If you’re an active individual, one who’s committed to his sport or exercise, then an injury is much more than a sore muscle or a bruise. The road to recovery may turn into something dark, winding and very lonely.

Here’s what to expect after an injury, and how to deal with it proactively.

  • You’ll experience pain and discomfort: A training injury may take some time to recover, and may involve rehabilitative therapy. Be prepared to experience some pain, to heal (no pain, no gain, right?). Be an active participant in the process: do the exercises your therapist prescribes, and rest when you should. Know that the pain will pass, but find out about alternative methods for pain management, like acupuncture, massage, Reflexology, etc.

 

  • You feel like your health is suffering: If your sense of good health is very closely tied to your exercise, then you may end up feeling like a torn tendon is going to be the death of you. Keep your sense of perspective: An injury is just that – an injury. It’s not the end of your good health. You can still eat healthily, and perhaps even do a bit of light exercise, until you’ve recovered. Speak to your doctor or trainer about other forms of sport or exercise that are safe for you during the recovery period.

 

And hey, the enforced downtime may actually do you much more good than you expected, since it will give all your muscles a chance to rest.

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  • You lose your sense of identity and your self esteem takes a knock: Many of us are defined as individuals according to our hobbies. Also, we feel better about ourselves (more attractive, athletic, capable, etc.) when we exercise regularly. So when an injury takes you out of action, you may feel unattractive and out of place.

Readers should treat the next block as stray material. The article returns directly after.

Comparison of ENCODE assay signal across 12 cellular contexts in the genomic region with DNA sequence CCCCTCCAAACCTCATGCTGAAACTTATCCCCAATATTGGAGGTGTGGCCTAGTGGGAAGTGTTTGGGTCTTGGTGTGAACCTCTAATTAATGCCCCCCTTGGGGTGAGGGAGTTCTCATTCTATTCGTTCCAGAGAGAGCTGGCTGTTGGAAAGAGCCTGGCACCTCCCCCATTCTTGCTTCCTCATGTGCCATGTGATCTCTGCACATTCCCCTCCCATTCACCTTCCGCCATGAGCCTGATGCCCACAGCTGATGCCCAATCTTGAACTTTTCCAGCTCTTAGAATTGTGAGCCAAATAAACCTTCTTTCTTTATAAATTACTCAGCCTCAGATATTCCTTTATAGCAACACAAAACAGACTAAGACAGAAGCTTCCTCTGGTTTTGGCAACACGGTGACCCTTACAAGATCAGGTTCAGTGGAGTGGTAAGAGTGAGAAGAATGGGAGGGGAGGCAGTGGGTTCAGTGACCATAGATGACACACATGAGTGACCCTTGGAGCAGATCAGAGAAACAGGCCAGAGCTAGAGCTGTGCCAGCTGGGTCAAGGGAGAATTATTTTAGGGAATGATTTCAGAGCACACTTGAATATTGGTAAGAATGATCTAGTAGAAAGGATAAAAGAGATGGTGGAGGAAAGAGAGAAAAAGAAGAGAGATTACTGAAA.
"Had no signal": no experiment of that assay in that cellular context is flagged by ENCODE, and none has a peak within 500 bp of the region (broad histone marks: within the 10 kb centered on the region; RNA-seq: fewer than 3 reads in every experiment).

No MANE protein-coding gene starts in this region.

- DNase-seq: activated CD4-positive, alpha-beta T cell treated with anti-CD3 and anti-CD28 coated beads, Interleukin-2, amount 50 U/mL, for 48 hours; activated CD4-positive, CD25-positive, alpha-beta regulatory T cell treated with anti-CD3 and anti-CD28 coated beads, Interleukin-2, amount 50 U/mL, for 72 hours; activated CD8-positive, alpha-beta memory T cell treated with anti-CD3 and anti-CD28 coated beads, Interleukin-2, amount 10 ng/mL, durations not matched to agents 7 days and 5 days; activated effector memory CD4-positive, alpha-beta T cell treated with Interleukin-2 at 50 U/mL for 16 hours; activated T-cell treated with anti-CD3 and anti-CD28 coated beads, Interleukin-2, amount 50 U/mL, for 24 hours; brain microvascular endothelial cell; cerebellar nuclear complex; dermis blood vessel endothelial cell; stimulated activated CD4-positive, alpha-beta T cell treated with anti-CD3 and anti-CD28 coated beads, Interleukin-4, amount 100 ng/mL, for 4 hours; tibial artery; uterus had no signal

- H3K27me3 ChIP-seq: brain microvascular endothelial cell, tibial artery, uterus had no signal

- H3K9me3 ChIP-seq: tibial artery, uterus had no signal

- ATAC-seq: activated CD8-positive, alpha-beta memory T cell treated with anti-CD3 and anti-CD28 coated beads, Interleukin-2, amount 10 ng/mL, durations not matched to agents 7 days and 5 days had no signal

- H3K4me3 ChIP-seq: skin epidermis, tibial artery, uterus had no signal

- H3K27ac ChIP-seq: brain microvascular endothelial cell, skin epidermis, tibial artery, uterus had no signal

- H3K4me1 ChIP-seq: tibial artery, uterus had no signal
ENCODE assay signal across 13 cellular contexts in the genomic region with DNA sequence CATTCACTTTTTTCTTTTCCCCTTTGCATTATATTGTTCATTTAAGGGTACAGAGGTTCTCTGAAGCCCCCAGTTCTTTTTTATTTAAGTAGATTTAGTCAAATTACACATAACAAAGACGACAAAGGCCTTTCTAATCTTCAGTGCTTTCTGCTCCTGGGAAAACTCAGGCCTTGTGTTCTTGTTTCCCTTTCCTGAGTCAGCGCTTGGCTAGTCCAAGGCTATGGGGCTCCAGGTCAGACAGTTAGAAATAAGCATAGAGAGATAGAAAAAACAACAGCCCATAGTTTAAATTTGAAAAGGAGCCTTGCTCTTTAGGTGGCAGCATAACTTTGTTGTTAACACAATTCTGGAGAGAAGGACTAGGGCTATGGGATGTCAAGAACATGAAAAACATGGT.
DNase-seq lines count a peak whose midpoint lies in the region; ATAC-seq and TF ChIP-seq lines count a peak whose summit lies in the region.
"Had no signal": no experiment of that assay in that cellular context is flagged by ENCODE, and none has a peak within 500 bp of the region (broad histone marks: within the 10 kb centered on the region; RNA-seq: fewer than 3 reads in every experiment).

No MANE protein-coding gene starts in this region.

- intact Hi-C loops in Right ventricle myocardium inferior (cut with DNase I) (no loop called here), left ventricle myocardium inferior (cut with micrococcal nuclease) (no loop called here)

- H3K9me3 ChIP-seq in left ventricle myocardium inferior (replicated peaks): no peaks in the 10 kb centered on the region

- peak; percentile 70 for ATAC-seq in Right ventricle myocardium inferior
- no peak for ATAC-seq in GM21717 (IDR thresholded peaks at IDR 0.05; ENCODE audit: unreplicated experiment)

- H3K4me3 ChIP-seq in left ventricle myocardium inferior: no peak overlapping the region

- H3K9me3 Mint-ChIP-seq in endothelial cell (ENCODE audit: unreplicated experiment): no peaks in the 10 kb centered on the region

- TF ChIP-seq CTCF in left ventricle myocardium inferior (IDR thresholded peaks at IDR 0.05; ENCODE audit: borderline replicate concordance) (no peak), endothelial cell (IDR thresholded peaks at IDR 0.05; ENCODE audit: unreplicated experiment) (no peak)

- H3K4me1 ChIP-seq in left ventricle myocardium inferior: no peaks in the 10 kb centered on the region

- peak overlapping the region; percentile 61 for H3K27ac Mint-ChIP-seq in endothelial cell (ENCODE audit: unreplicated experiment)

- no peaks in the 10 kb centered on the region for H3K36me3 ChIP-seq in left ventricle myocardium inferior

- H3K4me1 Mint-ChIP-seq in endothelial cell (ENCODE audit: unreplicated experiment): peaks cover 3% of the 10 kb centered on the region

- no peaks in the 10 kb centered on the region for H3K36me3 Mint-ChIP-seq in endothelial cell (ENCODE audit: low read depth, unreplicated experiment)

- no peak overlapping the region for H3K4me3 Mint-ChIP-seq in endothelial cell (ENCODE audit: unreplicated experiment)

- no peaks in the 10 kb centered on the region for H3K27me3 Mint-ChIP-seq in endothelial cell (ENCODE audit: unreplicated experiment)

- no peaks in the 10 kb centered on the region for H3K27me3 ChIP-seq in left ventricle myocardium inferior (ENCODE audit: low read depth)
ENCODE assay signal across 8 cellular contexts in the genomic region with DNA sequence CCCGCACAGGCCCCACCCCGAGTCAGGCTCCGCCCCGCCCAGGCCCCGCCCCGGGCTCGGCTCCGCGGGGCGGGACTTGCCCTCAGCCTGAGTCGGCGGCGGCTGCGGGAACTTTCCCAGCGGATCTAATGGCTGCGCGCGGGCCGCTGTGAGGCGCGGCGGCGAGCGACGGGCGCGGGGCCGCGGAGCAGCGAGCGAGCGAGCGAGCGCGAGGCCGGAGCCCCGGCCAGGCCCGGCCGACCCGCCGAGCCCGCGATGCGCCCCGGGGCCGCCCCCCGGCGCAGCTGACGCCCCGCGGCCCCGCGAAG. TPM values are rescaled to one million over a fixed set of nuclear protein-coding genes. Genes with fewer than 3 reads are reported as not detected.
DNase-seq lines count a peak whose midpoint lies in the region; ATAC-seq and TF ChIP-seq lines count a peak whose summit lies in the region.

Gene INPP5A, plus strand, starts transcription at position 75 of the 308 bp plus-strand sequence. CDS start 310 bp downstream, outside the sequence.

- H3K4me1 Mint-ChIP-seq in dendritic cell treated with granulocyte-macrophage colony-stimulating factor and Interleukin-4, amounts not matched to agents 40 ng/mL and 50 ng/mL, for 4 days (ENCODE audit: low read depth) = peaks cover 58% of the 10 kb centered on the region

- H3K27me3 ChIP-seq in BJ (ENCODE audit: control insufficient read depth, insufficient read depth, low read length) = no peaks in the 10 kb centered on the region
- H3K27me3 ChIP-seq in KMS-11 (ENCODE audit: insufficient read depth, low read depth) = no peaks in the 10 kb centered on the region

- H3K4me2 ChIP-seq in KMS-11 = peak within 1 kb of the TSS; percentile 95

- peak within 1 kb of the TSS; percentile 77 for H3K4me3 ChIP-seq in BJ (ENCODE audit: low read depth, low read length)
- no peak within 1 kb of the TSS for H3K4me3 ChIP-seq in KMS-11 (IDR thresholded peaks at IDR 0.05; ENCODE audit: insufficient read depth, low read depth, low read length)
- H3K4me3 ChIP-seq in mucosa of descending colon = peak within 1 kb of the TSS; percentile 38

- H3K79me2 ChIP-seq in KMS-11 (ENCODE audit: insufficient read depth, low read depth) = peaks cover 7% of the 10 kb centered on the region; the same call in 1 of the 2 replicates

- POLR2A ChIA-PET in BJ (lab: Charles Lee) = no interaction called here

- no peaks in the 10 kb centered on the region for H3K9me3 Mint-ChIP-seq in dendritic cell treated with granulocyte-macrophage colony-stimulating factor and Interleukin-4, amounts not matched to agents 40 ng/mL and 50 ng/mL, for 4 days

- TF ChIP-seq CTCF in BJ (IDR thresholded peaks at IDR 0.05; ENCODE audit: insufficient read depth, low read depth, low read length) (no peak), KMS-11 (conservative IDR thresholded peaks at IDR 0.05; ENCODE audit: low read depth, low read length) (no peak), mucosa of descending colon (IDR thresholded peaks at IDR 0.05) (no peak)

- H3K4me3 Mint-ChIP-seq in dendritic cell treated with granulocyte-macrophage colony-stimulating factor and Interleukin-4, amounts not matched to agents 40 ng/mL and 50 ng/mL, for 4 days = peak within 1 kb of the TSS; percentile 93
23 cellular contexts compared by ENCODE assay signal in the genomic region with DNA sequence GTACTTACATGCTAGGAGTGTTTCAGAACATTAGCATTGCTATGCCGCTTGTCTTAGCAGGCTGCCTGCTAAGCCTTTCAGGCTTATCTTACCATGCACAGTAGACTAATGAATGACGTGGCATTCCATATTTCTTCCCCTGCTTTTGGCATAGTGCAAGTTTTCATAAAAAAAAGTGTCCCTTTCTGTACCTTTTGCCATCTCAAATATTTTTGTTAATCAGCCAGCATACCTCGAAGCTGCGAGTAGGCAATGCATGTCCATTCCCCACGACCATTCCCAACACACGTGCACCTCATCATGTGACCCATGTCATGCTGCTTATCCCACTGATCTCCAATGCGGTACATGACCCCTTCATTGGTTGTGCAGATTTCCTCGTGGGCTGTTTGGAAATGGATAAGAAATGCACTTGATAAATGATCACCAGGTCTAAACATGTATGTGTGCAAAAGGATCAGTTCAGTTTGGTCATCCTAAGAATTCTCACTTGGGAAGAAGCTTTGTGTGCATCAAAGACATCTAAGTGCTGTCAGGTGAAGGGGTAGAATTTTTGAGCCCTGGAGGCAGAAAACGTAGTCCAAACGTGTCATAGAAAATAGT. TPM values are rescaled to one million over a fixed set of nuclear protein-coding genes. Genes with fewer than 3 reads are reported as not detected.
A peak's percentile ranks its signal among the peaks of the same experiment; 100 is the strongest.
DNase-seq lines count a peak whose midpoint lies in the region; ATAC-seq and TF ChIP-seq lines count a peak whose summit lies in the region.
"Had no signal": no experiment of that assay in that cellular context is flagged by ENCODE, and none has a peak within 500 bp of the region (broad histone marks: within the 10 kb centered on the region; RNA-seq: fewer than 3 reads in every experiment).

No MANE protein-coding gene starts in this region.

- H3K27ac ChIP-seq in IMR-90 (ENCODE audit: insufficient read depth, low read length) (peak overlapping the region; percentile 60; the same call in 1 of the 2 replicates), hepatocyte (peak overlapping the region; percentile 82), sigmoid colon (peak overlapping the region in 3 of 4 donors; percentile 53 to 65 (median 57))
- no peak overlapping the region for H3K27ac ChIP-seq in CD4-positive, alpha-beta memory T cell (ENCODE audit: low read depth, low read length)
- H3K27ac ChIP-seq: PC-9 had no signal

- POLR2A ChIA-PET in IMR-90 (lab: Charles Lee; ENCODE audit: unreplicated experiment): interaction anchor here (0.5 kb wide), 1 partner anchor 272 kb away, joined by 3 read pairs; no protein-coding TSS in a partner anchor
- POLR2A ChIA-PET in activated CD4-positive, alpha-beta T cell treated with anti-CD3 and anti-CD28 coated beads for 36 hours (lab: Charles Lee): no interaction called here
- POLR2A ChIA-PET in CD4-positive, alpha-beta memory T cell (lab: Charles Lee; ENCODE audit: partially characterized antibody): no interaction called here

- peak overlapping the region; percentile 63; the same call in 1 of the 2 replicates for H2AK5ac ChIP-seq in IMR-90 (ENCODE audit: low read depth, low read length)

This is normal. So roll with it. Expect to feel a little sad, and give yourself some space to adjust. Find new ways to feel good – take up a new hobby, or make plans with friends and family. Stay positive, since there’s a proven link between state of mind and physical health. Says Kathleen Bullbrook – BNurs BPsych(Hons) MClinPsych Candidate –health incorporates the physical and mental, so if either of these are out of balance (for example, you’ve been booked off with an injury) you’ll feel the effects in your state of mind.

 

If you find yourself feeling very depressed, don’t hesitate to reach out to your support networks, or get professional help. Don’t shoulder the emotional burden alone!

 

  • You fear re-injury and this fear gets you down: Coaches and trainers will testify that this fear – perhaps more so than the injury itself – is what prevents an individual from fully engaging with his sport or exercise. It’s a normal fear. But don’t let it stop you. If you’re having doubts about your abilities or capabilities, get a friend to train with you or hire an experienced trainer to guide you. You can also picture your goals as rungs on a ladder; rather than trying to accomplish the goals at the very top of the ladder, tackle each smaller goal in succession. This way, you’ll slowly and steadily build up your sense of capability.

A training injury doesn’t have to be the worst thing that ever happened to you. It may force you to take some much needed time off, or it’ll force you to train differently (which may take your endurance and strength to places you never imagined). it may also force you to take up a new sport or hobby.

If you’re passionate about exercise, wellness, fitness and living well, then consider a career as a personal trainer. Check out the Comprehensive Personal Training Certification on offer at Trifocus Fitness Academy.  Register now!